Sunday, July 18, 2010

The Most Expensive Breasts in the Universe.

I would have never imagined that my journey to breastfeeding would hit a climax with me bawling my eyes out as I walked away from my house and into our quiet neighborhood at 1:00 a.m. husband and baby in tow.

A pot of melted pump parts seething on the front porch.

"I'm sooooo sorry!" " I was just trying to feed G!" "How could I be so stupid!" in between sobs.


I have a love/hate relationship with the pump.

Love that it is a way for me to provide nutrition for my baby. Love that it helps ensure my milk supply stays intact. Love that it ultimately hopefully is a means to an end of baby at breast.

Hate hate hate it.


Anyone who has had to spend a lot of time pumping, feeling tired, sore and unattractive as you glance down at your body in pumping action- a sight so foreign and strangely normal when really really you just want to nurse your baby yourself (and can't) understands this meaning of hate.


"And that will be $162," the shopkeeper tells me. On the counter is a hospital grade pump emblazoned with the words "The Liquid Gold Standard."

I am a mother in distress. Truly. I look it too. Holding my little babe I hand over the money, listen to the instructions and take home my bag of goods: a one month pump rental, a bunch of new pump parts that connect to the machine, and some bottles that apparently mimic breasts.

Our breastfeeding journey on day one seemed normal- a bit painful but lovely. But at one week it was discovered that our baby, round and pleasantly sized at birth was not gaining weight.

And so the pumping began.

When we were first married we bought a little Martha Stewart kitchen island cart on wheels. In all four apartments we lived in prior to home ownership it was incredibly handy and much used. I couldn't bring myself to get rid of it once there was no obvious space for it in our new kitchen. Somehow I knew it would still come in handy.

The pump is now housed on the cart along with a few other things to help us in the pumping/breastfeeding process- water bottles, ointments, etc. The kitchen island transformed into "the lactation station," as we affectionately and a bit sarcastically call it.

Some days I get overly confident and cheerily wheel the lactation station away and into the closet.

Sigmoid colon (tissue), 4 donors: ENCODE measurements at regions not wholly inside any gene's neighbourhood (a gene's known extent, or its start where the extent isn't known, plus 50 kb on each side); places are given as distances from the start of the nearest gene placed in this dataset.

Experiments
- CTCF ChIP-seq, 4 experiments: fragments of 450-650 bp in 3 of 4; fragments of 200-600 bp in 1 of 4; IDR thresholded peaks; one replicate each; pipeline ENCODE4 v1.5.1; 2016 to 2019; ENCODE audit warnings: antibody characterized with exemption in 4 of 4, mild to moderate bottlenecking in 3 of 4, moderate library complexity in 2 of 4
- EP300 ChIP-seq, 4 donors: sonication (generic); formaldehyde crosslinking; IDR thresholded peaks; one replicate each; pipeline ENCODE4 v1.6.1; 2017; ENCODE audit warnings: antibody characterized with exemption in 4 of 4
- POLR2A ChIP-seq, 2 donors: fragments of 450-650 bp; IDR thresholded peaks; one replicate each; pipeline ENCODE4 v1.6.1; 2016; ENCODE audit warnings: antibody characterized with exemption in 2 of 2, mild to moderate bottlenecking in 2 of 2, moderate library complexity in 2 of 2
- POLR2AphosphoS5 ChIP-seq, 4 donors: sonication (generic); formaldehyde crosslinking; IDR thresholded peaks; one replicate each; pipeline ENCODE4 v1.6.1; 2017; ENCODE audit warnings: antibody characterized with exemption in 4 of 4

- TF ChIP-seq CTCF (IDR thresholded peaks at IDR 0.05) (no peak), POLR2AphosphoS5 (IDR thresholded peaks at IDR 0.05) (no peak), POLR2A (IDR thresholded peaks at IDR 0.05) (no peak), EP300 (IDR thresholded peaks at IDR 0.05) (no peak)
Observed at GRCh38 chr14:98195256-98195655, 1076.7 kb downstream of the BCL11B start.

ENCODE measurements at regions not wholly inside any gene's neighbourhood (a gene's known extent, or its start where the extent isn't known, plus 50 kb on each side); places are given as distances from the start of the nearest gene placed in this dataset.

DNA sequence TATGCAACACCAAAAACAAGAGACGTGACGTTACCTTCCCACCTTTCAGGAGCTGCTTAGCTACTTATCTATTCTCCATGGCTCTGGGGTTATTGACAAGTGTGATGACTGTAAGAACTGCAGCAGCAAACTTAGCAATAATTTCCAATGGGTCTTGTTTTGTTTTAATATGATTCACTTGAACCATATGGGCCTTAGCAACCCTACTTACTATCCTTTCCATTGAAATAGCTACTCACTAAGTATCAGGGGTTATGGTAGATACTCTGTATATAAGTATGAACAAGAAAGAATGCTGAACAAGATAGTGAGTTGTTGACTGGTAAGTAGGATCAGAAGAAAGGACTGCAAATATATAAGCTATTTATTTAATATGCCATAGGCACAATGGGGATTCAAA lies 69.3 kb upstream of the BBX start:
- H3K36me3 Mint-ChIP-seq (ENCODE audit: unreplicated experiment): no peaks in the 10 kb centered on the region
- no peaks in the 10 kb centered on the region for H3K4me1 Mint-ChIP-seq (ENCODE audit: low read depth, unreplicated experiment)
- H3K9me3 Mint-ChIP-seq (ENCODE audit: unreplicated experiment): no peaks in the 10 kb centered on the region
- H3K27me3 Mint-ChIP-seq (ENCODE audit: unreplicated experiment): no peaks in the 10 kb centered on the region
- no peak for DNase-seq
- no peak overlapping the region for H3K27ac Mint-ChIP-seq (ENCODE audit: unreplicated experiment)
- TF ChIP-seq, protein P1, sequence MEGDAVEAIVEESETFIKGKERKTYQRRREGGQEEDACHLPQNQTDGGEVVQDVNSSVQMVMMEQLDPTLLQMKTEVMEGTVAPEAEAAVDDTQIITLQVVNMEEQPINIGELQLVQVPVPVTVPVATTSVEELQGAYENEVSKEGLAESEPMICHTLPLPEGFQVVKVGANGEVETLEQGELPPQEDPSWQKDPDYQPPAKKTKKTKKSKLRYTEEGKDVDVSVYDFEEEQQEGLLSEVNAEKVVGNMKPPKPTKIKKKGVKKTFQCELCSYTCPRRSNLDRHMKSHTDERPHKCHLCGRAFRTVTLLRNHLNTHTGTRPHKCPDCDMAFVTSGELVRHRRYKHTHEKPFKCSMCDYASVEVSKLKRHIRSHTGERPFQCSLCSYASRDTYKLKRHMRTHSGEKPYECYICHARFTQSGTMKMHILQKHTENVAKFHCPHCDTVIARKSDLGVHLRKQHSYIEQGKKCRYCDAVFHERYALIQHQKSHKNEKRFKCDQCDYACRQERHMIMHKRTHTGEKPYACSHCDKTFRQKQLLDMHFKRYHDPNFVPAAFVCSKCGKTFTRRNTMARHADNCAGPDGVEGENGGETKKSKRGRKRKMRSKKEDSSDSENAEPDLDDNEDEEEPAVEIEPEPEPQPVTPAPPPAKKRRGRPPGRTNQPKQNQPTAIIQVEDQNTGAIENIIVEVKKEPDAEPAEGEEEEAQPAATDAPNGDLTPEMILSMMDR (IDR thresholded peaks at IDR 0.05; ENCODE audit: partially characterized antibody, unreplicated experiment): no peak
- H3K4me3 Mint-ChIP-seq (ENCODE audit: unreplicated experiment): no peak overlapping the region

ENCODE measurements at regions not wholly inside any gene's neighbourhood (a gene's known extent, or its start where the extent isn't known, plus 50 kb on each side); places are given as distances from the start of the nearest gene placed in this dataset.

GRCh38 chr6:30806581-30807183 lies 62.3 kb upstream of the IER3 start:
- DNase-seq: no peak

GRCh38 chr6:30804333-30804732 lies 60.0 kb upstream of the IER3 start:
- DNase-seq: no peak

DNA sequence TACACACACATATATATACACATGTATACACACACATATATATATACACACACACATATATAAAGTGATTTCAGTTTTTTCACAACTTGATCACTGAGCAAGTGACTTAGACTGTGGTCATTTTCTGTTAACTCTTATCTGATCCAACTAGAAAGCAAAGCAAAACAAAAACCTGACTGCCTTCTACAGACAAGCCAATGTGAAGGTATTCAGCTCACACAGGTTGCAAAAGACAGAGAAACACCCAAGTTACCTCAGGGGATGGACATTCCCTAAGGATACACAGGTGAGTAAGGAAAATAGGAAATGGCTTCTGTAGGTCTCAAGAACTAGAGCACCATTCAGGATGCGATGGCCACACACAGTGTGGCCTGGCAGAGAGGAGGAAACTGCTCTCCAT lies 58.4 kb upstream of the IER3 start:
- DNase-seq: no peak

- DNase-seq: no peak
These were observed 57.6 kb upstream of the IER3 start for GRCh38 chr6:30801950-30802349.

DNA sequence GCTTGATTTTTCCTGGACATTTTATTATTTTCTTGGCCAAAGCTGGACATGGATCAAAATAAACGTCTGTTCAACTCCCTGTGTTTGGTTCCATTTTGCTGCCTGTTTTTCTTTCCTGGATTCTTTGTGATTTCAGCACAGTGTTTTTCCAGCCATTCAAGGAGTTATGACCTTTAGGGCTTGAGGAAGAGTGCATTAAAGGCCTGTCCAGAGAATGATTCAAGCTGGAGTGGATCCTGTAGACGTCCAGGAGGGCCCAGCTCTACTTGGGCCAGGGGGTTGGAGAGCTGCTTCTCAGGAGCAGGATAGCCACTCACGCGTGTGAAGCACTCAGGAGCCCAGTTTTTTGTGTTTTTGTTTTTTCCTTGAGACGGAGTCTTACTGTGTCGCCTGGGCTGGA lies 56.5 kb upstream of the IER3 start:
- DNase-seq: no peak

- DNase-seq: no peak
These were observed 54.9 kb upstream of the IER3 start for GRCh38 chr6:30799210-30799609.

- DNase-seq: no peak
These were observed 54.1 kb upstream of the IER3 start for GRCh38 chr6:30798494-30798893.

But over the next 5 weeks I wheel it out again and again as our breastfeeding roller coaster includes: nipple confusion (yes it's true!), thrush, mastitis, and a big discovery.


"I never really see him stick his tongue out much, do you?" I ask Dashing Boy one day.

Since having our baby I had heard the term "tongue tie" a few times. Our baby had been checked for a classic tongue tie immediately following his birth. But there are other tongue ties apparently. Less obvious ones.

One morning I decided to google it. "Posterior tongue tie," and "Tongue tie symptoms."

An article comes up and goodness gracious we have every single symptom: slow weight gain, breast infections, baby tiring at breast then hungry again, marathon feedings, sore nipples etc, etc.


"By the time all this is done, you are going to have the most expensive breasts in the universe!" my mom tells me one day.

We had just had our baby's tongue clipped- a procedure not covered by insurance.

One of the benefits of breastfeeding you hear, is that it is free!

Between pump and scale rentals, pump parts, lactation consultants, ointments and medications- and now this- well, lets just say that getting liquid gold to our baby has not been a cost-savings journey.


A large pot of water sits on the stove. It has been there for weeks now, part of the pumping routine.

The method goes like this: feed baby, pump, sterilize.

over and over.

This extra step to everything is incredibly annoying but I am determined to fight away the thrush monster.


"Six weeks. Just make it through six weeks and I promise you it will get better," my mother-in-law advised me about breastfeeding when I was pregnant.

Six weeks! I thought. That is a long time!


11:00 at night and time for bed. Rinsed off pump parts are sitting on the counter.

Feeling really responsible I think to myself and even say out loud, "I better sterilize these pump parts so I don't have to do it in the middle of the night."

We have gotten into sort of a routine. Baby sleeps for a nice 4-5 hour stretch, I feed him, then I pump right after. With all that has gone on, I'm just not confident yet that I can stop pumping. I want to make sure I keep my supply up, save the liquid gold.

I fill up the pot, plop all the parts inside and turn the heat to high.